I often refer to RSS as the glue needed to hold any Enterprise 2.0 implementation together. Or at the very least RSS is needed to get the most of your shiny new Enterprise 2.0 tools.
Companies are already drowning in data, and the introduction of social software will add to the data being created, or at least shift data to different platforms and means of delivery.
RSS allows the user to subscribe to content or a source, and then be notified when the content changes, or when new content is available from a source.
There are many benefits and applied uses for RSS, so here are some of the ways I’m using it:
- Google Reader
This is my general purpose, browser based reader. It’s neat as it’s available anywhere including on my mobile phone. I subscribe to a number of blogs, industry sites, tags, news alerts and some smart filtering.
- Attensa Outlook Plugin
Attensa provide a FREE plugin for Outlook which gives you an RSS reader in your normal folder hierarchy. They also provide a feed server (not free) from which administrators can publish and manage enterprise RSS feeds.
- RSS as a ‘Smart Filter’
So let’s say you want to subscribe to content from a certain blog or application but you are only interested in a particular category or taxonomy. If the source site/system supports it you can subscribe to just the content you are interested in.
- Persistent Searching
One of the great things about the Attensa Outlook plugin is it’s persistent search functionality. You set up a search term to be run against a number of search engines and you get a daily dose of new content/results against the search. If your company is in the news a lot it’s a good way to keep up with who’s referencing you and in what way.
- Corporate Wiki
I receive a list at the start of each day for all new wiki pages. Sometimes I will spot something which makes me reach out to the author to either collaborate or to just say hi. It’s also amazing how much info you take in without knowing it. You can be sitting in a meeting and someone will mention system ‘xyz’ and you’ll know there’s already some information available in the wiki.
- Corporate Blogs & Podcasts
There’s not a large number of blog and podcast creators at the company I work for, but for the ones which do exist I subscribe to them with the Attensa Outlook plugin.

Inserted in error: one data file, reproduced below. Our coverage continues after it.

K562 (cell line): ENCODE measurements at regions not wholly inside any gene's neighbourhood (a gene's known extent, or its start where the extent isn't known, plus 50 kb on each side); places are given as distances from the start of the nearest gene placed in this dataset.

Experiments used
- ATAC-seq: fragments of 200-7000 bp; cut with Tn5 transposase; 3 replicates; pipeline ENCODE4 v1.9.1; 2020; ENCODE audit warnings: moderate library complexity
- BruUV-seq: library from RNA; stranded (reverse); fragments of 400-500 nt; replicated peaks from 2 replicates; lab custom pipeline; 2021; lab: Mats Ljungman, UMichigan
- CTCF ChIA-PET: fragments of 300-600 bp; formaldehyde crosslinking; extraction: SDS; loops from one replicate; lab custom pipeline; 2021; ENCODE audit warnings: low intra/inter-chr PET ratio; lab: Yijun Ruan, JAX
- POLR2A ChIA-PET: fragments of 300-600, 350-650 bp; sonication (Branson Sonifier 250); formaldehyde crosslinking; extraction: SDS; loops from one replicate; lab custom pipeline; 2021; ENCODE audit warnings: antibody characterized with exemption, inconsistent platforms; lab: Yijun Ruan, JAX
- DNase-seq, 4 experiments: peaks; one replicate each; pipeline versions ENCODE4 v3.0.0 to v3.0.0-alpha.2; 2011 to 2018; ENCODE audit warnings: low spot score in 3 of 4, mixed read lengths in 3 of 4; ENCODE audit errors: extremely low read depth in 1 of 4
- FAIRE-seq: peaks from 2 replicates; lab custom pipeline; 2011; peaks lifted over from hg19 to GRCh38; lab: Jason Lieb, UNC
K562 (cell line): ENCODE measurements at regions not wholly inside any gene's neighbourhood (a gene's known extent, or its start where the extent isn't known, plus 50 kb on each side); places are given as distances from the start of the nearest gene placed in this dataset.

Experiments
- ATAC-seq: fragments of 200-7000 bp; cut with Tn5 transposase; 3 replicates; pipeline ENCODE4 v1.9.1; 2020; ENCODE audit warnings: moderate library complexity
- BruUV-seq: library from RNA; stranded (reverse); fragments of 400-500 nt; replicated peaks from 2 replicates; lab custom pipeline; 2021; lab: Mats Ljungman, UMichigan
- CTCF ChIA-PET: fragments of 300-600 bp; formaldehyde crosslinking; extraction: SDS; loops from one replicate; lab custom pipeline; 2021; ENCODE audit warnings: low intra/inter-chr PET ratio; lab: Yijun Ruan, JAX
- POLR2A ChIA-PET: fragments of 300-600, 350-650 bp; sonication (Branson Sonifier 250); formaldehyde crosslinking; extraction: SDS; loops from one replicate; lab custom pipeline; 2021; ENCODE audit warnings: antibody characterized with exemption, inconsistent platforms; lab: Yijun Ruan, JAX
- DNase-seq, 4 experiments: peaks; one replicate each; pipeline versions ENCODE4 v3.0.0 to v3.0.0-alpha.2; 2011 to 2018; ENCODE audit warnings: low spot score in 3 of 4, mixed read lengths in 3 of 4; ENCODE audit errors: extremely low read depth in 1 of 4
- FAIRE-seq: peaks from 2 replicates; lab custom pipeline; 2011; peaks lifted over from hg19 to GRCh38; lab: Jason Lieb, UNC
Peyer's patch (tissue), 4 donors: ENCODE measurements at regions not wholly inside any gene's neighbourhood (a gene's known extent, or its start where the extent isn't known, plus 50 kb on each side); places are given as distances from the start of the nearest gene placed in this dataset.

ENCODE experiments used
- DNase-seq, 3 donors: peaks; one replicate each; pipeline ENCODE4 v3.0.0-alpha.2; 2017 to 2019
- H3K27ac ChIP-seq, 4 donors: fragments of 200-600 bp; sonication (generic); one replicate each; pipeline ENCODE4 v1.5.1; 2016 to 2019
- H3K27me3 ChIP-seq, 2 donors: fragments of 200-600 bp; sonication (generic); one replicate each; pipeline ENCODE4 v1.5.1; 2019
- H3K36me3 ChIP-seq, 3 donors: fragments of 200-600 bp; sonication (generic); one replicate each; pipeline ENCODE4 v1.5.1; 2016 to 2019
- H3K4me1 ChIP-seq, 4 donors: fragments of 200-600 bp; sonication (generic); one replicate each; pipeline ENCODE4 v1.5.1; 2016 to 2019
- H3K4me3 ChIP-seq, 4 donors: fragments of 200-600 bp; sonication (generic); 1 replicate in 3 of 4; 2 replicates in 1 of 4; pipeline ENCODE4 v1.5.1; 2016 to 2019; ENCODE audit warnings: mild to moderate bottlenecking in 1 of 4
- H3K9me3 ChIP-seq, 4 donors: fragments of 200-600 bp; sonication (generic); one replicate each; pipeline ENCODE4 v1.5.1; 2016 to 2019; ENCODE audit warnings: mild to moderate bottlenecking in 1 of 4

- Tags from Delicious
If you browse to http://del.icio.us/rss/tag/ and then the your tag, you expose the RSS feed for the particular tag. This is great because it means I receive a daily stream of new content tagged with ‘Enterprise 2.0’ etc. You could try it out for your company name….. could be interesting as a market intelligence source (coupled with persistent searching).
- RSS Mash-ups/feedbot
I use http://www.mysyndicaat.com to mash a number of different RSS feeds into one super feed. For example I’ve created an RSS ‘feedbot’ in MySyndicaat for a number of tags within delicious and technorati I am keeping an eye on. Normally you would need to add a feed into your reader for each tag you are watching, but with MySyndicaat you can mash them all together into a feedbot. If you want to you can also opt for username and password authentication to your feedbot .
- RSS Live News Feeds at point of Operation
Another team here are using an RSS feed from a certain taxonomy (smart filter) to feed content directly to engineers building desktops and servers at the build screen. The build screen has a news pane displaying content from the RSS feed notifying engineers of issues, developments, things to look out for or to alert them to new versions of software etc.
So all this information is available to me on a daily basis, without me looking for it. Nice. If nothing else, knowledge management and market intelligence professionals should get switched on to RSS.
Of course this is just scratching the surface of RSS use, and it’s not really specific to usage just within the enterprise. However as application builders and content providers add RSS support into their apps, we’ll see a whole bunch of new tools and uses for RSS. Widgets are set to be the big thing this year, and with good reason. We’re currently looking at how we can expose more corporate (user selected) content in a user friendly way by using funky desktop widgets.